My sister arrived the next day after a visit with my oldest son. She spent a lot of time with him when he was young, as she lived with us for a year to care for the kids while I worked to put my husband through graduate school. The kids were all very close to her. She’s been worried about him, as I have, and we drank wine while she recounted her visit. This was all going fairly well, until she started hitting a few nerves I thought I had well protected. Bling! Bling! Bling! My failures started being laid out before me. Not that this was supposed to be a punitive encounter (I hope), but the wine, the lack of a recent meal, the crappy day at work, the fatigue from the weekend, all aligned to expose those nerves in a very dangerous way, and I snapped. I don’t think she saw that coming.
I stood up, bit her head off, and stormed up to bed, leaving the ingredients for the great meal I was about to prepare, sitting on the counter with the beautiful broken blossom. I dove under my covers and wished the world would go away. We haven’t had a fight like that since we were kids. Well, it wasn’t really a fight. It was me screaming at her. (But mom, she made me do it!!)
During the night I awoke to the muffled sound of the chickens howling and squawking like crazy. This happens in the summer when a predator gets into the coop, but the snow was so high all the possible entry points were covered, so I knew that couldn’t be it. In my half-asleep state I recalled that sometimes during the full moon they just squawk for a bit, and I had no desire to run out there in the below-zero temps to check. I am just so tired. The commotion didn’t last long, and I fell back into a deep sleep.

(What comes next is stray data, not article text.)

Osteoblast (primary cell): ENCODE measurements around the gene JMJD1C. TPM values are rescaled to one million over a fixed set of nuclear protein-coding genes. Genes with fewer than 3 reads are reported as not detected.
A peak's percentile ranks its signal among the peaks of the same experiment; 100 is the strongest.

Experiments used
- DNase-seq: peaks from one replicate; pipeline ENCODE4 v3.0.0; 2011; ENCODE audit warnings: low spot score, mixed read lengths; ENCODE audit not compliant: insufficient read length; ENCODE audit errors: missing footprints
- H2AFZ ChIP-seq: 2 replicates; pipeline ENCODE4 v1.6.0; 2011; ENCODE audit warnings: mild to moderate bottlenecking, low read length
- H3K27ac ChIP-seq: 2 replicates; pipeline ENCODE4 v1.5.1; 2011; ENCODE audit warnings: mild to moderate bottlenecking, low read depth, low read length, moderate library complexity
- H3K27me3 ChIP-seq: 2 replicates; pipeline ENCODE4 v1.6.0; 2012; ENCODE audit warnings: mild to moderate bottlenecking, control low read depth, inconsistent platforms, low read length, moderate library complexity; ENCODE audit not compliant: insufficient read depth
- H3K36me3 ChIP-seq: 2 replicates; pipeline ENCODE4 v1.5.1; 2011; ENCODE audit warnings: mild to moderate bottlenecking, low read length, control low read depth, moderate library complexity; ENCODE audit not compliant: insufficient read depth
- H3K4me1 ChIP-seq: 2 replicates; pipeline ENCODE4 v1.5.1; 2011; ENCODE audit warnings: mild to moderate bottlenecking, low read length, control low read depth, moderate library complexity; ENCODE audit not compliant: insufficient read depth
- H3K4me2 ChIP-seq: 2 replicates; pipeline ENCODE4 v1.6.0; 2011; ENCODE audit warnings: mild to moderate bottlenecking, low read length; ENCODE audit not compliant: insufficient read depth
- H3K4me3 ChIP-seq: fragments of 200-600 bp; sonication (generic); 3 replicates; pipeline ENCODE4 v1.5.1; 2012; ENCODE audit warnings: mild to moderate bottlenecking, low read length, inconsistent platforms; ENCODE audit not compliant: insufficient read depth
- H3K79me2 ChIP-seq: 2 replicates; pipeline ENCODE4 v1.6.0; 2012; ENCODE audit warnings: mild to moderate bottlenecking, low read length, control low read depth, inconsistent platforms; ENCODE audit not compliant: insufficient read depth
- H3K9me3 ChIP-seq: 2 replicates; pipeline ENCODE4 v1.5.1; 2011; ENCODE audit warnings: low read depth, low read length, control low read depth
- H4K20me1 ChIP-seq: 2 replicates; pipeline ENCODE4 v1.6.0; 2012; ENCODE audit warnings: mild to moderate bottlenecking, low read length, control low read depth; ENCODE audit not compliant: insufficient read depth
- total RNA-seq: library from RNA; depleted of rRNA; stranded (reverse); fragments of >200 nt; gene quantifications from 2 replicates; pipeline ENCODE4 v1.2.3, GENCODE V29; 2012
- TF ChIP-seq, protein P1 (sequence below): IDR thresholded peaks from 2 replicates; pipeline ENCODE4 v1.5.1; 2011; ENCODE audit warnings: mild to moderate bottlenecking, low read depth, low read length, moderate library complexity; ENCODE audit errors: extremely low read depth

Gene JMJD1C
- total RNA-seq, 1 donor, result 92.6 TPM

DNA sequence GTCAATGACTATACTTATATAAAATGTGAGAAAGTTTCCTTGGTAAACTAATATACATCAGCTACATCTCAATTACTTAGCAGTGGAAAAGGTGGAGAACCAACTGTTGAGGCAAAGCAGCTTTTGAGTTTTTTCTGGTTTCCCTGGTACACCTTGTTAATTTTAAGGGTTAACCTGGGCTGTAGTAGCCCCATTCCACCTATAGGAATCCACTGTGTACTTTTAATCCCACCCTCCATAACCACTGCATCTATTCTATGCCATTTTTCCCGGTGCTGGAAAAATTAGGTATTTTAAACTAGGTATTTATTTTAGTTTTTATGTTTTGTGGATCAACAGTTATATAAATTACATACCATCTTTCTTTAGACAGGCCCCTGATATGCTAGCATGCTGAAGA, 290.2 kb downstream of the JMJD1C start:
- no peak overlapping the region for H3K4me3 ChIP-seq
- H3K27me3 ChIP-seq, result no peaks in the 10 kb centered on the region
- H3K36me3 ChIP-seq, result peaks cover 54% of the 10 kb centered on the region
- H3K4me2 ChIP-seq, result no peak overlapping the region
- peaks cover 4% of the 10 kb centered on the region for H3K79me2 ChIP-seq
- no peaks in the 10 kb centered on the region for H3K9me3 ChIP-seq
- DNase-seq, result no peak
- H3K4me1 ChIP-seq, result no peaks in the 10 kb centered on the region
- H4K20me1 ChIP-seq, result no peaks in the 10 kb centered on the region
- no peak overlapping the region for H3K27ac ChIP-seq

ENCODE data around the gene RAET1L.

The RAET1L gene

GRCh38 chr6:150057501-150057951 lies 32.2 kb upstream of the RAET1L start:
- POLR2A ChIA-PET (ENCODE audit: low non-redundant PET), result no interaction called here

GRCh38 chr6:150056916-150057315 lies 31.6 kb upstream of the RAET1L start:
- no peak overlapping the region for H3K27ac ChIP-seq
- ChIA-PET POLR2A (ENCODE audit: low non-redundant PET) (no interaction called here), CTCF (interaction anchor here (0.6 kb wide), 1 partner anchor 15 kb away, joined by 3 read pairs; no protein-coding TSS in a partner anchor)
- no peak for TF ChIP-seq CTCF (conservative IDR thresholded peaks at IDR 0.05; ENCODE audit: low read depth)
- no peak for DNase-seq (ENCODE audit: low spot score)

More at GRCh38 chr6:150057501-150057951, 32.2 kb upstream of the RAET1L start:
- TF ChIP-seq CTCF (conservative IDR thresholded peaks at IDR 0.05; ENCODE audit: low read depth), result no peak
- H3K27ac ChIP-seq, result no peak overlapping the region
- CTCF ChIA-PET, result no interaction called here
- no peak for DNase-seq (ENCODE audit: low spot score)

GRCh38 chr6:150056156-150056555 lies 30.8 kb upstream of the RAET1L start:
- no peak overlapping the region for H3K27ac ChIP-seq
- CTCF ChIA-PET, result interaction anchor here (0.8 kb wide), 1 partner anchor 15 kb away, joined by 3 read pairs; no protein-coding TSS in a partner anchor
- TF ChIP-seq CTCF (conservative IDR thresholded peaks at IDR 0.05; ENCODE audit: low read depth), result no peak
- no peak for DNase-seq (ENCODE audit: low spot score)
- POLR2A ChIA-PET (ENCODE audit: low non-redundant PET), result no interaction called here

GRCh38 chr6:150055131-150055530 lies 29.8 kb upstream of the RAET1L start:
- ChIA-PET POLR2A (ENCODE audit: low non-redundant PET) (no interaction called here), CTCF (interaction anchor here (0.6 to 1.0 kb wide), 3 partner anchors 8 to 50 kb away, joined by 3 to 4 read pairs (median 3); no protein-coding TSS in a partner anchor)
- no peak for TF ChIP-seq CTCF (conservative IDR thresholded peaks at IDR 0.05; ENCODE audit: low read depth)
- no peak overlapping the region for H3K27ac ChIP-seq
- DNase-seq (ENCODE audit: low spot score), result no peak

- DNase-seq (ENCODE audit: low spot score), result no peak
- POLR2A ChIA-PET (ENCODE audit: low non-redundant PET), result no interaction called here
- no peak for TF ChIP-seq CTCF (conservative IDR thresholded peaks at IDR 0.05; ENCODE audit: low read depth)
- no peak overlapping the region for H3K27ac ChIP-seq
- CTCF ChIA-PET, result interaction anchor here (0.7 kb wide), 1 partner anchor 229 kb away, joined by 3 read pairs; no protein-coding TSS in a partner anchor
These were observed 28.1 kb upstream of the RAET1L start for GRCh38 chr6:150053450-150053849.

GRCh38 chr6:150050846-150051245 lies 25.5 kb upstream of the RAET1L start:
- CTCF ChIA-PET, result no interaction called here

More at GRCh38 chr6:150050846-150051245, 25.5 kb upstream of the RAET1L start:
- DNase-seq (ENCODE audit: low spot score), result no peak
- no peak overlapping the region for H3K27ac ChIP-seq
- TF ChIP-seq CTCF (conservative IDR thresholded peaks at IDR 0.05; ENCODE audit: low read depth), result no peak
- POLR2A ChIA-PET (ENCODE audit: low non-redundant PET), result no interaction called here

In the morning, I felt really badly about my behavior. Really. When am I going to learn not to leave my soft underbelly exposed? When zingers hit me I always think, I’ll let that go, I’ll let that go, I’ll let that go, and then at one point, I don’t let it go. Then watch out.
I pattered around doing chores then figured my sister probably didn’t feel like coming downstairs, so I brought her a cup of tea, and said, “I’m really sorry I bit your head off. You clearly hit a raw nerve.” We cried. We hugged. She said she was sorry, too. She said she loves me and my kids, and I said the same to her. We let it go.
When she came down for breakfast I told her about the ruckus in the chicken coop and needed to go bring them food and water. I bundled up and trudged through the newest snowfall to the coop. It’s getting harder and harder to get the door open with each new snow. I kicked it away and looked in. Ten of the eleven chickens were on the roost as it was too cold for their feet on the frozen floor. The eleventh was under the hanging food tray, headless. I mean, the head was gone. No sign of entry, no other injuries, no tracks around the coop. Just one chicken with it’s head bitten off.
Well, they say it comes in threes.